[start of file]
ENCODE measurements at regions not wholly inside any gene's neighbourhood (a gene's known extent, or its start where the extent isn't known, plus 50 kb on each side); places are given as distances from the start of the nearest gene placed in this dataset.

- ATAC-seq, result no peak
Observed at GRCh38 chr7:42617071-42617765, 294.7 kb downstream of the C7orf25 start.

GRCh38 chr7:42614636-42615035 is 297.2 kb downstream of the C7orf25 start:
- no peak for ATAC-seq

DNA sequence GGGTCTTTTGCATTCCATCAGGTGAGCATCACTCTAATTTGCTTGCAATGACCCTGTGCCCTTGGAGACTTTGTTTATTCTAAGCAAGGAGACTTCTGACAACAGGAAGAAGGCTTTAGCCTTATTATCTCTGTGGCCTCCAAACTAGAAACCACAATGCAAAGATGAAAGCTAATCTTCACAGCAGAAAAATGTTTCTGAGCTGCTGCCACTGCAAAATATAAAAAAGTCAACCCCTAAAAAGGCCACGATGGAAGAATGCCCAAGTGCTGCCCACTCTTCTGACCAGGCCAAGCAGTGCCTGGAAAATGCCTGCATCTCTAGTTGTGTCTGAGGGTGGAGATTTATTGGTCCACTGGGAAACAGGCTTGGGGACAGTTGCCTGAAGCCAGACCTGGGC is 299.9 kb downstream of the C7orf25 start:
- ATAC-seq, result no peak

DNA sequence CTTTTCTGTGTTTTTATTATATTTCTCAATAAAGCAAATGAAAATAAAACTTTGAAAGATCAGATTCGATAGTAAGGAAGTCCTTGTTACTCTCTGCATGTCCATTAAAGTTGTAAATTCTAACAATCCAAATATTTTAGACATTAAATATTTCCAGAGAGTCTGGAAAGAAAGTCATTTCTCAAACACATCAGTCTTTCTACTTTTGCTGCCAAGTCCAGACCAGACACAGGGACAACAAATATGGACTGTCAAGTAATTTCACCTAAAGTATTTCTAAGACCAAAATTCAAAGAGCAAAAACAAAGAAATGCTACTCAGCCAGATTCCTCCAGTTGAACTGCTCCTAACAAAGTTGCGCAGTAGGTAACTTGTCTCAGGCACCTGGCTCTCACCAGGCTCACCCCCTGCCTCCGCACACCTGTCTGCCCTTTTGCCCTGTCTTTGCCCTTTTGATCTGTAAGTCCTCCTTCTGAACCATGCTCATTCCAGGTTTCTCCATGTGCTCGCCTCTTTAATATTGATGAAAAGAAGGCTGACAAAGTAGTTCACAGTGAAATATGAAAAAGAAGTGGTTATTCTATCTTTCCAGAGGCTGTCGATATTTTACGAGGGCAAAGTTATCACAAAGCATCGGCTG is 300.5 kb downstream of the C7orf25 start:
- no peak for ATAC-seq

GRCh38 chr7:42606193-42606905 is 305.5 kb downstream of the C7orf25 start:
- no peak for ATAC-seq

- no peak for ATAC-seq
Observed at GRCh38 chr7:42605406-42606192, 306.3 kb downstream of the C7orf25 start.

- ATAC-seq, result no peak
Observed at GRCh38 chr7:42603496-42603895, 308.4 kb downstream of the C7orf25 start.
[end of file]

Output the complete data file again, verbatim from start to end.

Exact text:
ENCODE measurements at regions not wholly inside any gene's neighbourhood (a gene's known extent, or its start where the extent isn't known, plus 50 kb on each side); places are given as distances from the start of the nearest gene placed in this dataset.

- ATAC-seq, result no peak
Observed at GRCh38 chr7:42617071-42617765, 294.7 kb downstream of the C7orf25 start.

GRCh38 chr7:42614636-42615035 is 297.2 kb downstream of the C7orf25 start:
- no peak for ATAC-seq

DNA sequence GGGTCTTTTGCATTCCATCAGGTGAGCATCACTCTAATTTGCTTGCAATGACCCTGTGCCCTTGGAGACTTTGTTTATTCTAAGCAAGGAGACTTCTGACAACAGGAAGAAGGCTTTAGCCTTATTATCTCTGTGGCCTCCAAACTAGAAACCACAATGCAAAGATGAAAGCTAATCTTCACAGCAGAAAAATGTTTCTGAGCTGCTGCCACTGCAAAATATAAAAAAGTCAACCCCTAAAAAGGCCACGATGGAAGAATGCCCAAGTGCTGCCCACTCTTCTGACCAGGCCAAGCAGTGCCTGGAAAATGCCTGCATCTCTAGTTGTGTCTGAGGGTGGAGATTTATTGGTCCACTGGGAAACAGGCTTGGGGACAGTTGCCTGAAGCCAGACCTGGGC is 299.9 kb downstream of the C7orf25 start:
- ATAC-seq, result no peak

DNA sequence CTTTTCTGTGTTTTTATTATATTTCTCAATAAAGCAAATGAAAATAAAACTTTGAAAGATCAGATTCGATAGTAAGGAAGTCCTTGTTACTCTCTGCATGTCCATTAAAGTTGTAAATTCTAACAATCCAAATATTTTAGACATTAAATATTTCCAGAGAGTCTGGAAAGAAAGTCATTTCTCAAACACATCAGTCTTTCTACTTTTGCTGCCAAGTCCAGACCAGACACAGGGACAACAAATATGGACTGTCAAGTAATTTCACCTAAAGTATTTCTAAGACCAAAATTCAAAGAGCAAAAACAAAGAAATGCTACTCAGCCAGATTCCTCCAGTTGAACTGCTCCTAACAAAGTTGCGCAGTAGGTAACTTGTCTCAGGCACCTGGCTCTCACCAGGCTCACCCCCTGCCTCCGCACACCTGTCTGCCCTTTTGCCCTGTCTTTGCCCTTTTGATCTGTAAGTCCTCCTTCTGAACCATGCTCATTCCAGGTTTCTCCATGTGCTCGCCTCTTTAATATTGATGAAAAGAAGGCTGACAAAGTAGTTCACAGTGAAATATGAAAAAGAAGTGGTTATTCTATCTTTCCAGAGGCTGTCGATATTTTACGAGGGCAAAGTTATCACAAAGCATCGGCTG is 300.5 kb downstream of the C7orf25 start:
- no peak for ATAC-seq

GRCh38 chr7:42606193-42606905 is 305.5 kb downstream of the C7orf25 start:
- no peak for ATAC-seq

- no peak for ATAC-seq
Observed at GRCh38 chr7:42605406-42606192, 306.3 kb downstream of the C7orf25 start.

- ATAC-seq, result no peak
Observed at GRCh38 chr7:42603496-42603895, 308.4 kb downstream of the C7orf25 start.